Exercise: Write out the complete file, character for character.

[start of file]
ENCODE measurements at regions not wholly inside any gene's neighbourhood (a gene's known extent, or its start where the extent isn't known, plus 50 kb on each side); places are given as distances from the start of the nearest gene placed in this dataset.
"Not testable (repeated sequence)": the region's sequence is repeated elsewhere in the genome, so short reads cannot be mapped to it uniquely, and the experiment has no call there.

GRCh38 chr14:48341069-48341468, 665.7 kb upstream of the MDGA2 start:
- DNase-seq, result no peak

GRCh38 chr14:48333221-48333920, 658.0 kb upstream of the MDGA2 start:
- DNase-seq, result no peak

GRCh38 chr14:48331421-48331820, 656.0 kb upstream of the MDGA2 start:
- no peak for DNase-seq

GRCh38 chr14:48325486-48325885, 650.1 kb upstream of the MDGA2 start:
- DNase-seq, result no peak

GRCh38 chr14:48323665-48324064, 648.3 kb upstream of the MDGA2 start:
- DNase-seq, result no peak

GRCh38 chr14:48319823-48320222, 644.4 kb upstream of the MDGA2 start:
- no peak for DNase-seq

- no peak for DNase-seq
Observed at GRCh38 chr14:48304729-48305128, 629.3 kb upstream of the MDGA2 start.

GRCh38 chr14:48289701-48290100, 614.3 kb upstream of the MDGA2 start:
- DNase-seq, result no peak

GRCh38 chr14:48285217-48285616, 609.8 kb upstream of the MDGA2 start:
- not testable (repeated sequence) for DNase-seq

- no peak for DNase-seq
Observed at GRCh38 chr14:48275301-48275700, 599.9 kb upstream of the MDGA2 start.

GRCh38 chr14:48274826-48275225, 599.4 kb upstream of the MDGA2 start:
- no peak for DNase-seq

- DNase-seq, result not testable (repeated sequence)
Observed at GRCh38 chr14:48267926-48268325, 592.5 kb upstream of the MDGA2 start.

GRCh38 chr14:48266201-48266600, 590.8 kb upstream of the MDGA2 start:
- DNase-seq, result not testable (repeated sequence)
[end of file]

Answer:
ENCODE measurements at regions not wholly inside any gene's neighbourhood (a gene's known extent, or its start where the extent isn't known, plus 50 kb on each side); places are given as distances from the start of the nearest gene placed in this dataset.
"Not testable (repeated sequence)": the region's sequence is repeated elsewhere in the genome, so short reads cannot be mapped to it uniquely, and the experiment has no call there.

GRCh38 chr14:48341069-48341468, 665.7 kb upstream of the MDGA2 start:
- DNase-seq, result no peak

GRCh38 chr14:48333221-48333920, 658.0 kb upstream of the MDGA2 start:
- DNase-seq, result no peak

GRCh38 chr14:48331421-48331820, 656.0 kb upstream of the MDGA2 start:
- no peak for DNase-seq

GRCh38 chr14:48325486-48325885, 650.1 kb upstream of the MDGA2 start:
- DNase-seq, result no peak

GRCh38 chr14:48323665-48324064, 648.3 kb upstream of the MDGA2 start:
- DNase-seq, result no peak

GRCh38 chr14:48319823-48320222, 644.4 kb upstream of the MDGA2 start:
- no peak for DNase-seq

- no peak for DNase-seq
Observed at GRCh38 chr14:48304729-48305128, 629.3 kb upstream of the MDGA2 start.

GRCh38 chr14:48289701-48290100, 614.3 kb upstream of the MDGA2 start:
- DNase-seq, result no peak

GRCh38 chr14:48285217-48285616, 609.8 kb upstream of the MDGA2 start:
- not testable (repeated sequence) for DNase-seq

- no peak for DNase-seq
Observed at GRCh38 chr14:48275301-48275700, 599.9 kb upstream of the MDGA2 start.

GRCh38 chr14:48274826-48275225, 599.4 kb upstream of the MDGA2 start:
- no peak for DNase-seq

- DNase-seq, result not testable (repeated sequence)
Observed at GRCh38 chr14:48267926-48268325, 592.5 kb upstream of the MDGA2 start.

GRCh38 chr14:48266201-48266600, 590.8 kb upstream of the MDGA2 start:
- DNase-seq, result not testable (repeated sequence)